Rare bipartisanship in Congress on retirement issuesNews added by Benefits Pro on May 30, 2014

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By Nick Thornton

Bipartisanship on vital retirement issues like Social Security reform would appear to be a pipedream, according to voting records tracked by the Alliance for Retired Americans.

The advocate group for retirees released its annual report Thursday, scoring the voting records of all members of the House and Senate on retirement issues like raising the retirement age, fast-tracking cuts to Social Security benefits, privatizing Medicare, and repealing the Patient Protection and Affordable Care Act.

Ten votes in each body of Congress were scored on a 100-point system, 100 being a perfect score and in line with the alliance’s policy positions.

In the House, 154 members achieved a perfect score of 100 in 2013. They were all Democrats. And 132 received a score of zero. They were all Republicans. A news release from the alliance points out that Budget Committee Chairman Paul Ryan, R-Wisc., was among those to have scored zero.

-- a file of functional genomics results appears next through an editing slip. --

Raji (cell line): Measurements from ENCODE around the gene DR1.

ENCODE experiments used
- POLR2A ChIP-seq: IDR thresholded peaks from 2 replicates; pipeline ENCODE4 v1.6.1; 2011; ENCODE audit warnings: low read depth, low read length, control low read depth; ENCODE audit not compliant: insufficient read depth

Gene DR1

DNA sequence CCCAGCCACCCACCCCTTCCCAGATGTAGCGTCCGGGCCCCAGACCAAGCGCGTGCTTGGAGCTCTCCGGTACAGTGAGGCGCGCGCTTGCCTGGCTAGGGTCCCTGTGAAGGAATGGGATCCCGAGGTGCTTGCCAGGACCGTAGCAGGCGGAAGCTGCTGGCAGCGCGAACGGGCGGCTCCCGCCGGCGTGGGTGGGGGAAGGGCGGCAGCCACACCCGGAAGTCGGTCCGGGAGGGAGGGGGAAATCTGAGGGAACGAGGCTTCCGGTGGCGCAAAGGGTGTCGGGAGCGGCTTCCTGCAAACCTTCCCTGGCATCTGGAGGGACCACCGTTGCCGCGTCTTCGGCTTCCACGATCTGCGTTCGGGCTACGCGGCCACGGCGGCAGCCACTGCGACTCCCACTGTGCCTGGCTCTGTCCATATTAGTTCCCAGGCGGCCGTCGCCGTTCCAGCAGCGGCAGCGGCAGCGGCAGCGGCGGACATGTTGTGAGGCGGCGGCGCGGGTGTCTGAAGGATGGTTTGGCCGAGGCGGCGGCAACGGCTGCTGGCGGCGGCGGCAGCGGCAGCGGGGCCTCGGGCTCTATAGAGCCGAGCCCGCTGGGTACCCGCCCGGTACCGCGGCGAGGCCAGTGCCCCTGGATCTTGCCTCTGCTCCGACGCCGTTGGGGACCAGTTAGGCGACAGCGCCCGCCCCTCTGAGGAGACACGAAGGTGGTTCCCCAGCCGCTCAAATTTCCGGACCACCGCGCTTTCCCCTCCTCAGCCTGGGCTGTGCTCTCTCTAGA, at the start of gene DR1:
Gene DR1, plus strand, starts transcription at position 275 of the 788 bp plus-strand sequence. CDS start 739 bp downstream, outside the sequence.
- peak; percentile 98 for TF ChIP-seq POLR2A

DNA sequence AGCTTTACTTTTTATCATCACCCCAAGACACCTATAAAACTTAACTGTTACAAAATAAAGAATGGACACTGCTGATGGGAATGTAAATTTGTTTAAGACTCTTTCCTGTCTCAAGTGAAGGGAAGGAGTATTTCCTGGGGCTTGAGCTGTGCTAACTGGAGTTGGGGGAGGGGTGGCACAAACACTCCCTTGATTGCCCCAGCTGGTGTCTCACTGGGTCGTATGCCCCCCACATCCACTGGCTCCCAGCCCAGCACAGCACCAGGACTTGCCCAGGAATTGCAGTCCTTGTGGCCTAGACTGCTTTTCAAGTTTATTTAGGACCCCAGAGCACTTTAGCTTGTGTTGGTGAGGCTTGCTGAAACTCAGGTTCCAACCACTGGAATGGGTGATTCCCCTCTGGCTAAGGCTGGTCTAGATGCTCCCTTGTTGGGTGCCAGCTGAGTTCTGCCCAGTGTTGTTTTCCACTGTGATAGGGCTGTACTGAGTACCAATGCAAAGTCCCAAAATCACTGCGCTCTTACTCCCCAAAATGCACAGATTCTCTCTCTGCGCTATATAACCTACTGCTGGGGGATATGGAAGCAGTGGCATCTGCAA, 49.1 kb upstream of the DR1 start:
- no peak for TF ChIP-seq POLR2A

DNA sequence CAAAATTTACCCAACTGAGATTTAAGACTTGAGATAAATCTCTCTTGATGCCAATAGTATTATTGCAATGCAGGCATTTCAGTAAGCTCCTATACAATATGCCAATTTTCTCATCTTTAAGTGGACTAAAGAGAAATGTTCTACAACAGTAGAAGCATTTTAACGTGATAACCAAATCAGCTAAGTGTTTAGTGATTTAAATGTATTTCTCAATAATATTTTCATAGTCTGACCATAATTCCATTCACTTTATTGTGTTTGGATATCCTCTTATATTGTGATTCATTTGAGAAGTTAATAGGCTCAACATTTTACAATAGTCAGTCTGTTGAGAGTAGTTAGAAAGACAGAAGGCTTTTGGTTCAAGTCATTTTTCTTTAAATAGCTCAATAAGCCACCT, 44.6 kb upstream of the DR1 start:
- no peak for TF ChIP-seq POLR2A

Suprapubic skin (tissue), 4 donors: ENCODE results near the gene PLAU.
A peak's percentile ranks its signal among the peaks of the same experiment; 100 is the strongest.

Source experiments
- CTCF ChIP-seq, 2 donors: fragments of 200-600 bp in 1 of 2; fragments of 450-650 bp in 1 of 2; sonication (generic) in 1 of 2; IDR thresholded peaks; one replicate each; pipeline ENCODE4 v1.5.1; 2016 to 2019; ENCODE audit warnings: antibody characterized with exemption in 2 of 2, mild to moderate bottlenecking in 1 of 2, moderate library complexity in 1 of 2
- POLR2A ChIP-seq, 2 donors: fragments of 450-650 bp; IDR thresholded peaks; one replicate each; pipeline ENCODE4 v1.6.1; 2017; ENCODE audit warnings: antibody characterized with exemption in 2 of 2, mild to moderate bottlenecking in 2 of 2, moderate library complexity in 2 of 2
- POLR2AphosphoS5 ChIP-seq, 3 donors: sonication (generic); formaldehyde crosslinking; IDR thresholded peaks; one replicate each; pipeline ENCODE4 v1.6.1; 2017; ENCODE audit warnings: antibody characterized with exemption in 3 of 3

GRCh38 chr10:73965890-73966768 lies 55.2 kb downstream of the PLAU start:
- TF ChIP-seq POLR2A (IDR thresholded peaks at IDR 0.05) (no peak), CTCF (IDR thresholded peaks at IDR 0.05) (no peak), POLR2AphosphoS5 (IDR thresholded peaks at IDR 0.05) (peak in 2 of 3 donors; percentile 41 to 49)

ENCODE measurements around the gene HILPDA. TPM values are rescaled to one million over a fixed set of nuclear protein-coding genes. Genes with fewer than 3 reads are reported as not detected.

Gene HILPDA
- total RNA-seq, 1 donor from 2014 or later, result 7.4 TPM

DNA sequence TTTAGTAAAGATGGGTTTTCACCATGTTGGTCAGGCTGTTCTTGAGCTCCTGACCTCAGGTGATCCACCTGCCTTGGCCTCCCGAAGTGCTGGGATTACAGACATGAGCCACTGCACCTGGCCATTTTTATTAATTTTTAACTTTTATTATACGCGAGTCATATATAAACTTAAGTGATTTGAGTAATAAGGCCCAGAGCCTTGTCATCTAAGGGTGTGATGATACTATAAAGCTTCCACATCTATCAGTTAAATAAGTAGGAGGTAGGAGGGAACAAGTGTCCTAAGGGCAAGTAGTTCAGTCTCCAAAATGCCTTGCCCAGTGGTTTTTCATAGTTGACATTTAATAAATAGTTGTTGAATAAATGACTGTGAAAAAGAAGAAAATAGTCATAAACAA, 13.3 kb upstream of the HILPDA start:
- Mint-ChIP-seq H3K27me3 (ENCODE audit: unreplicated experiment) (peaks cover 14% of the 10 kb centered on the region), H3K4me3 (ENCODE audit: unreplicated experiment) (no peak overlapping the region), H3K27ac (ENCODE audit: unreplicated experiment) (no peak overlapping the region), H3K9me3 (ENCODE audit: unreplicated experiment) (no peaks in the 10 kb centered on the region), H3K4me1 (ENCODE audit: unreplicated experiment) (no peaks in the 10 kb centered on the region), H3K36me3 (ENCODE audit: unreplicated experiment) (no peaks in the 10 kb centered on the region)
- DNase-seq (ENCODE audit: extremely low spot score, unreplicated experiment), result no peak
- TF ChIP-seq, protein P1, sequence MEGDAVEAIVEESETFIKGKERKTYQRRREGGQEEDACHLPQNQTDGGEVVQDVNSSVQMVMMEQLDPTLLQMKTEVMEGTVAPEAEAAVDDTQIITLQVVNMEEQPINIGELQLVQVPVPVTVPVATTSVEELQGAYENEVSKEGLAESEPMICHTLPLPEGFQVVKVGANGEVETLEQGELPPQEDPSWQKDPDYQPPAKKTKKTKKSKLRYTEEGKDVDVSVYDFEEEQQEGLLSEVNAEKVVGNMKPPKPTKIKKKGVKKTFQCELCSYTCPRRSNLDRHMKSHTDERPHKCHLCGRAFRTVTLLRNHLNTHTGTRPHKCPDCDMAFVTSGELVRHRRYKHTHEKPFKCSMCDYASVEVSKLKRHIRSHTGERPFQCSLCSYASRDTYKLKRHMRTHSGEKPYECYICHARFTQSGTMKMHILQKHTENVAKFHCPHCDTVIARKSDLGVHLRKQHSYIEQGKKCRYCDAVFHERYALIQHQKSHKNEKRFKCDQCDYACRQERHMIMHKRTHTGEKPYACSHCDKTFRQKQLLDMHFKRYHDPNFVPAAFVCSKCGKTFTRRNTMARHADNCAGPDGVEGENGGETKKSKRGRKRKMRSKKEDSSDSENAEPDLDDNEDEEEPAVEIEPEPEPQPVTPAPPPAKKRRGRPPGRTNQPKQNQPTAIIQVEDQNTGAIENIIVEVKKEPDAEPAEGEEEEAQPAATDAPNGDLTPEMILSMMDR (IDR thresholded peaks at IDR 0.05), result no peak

In the Senate, 47 members scored 100, all Democrats, and 16 scored zero, all Republicans.

Only 10 Republican members of the House mustered a score over 30. Six were either from New Jersey or New York, traditionally blue states. Incidentally, House Speaker John Boehner, R-Ohio, scored as high as any lawmaker on his side of the aisle with a mark of 50, though he only voted on two of the issues tracked. Boehner voted against alliance policy when he voted to privatize Medicare.

Two Republican senators scored 30 or above. Sen. Lisa Murkowski, R-Ala., scored 30, and Sen. Susan Collins, R-Mass., scored a 40.

“It was a year of endless attempts to cut Social Security, Medicare and Medicaid and repeal health care reform,” said Barbara Easterling, president of the alliance. “In contrast, simultaneous to the attacks on core retiree programs, income inequality grew. For more than a decade, the wealthiest Americans have received trillions in tax breaks while older Americans have continued to see rising drug, health care, food and energy costs.”

Originally published on BenefitsPro.com
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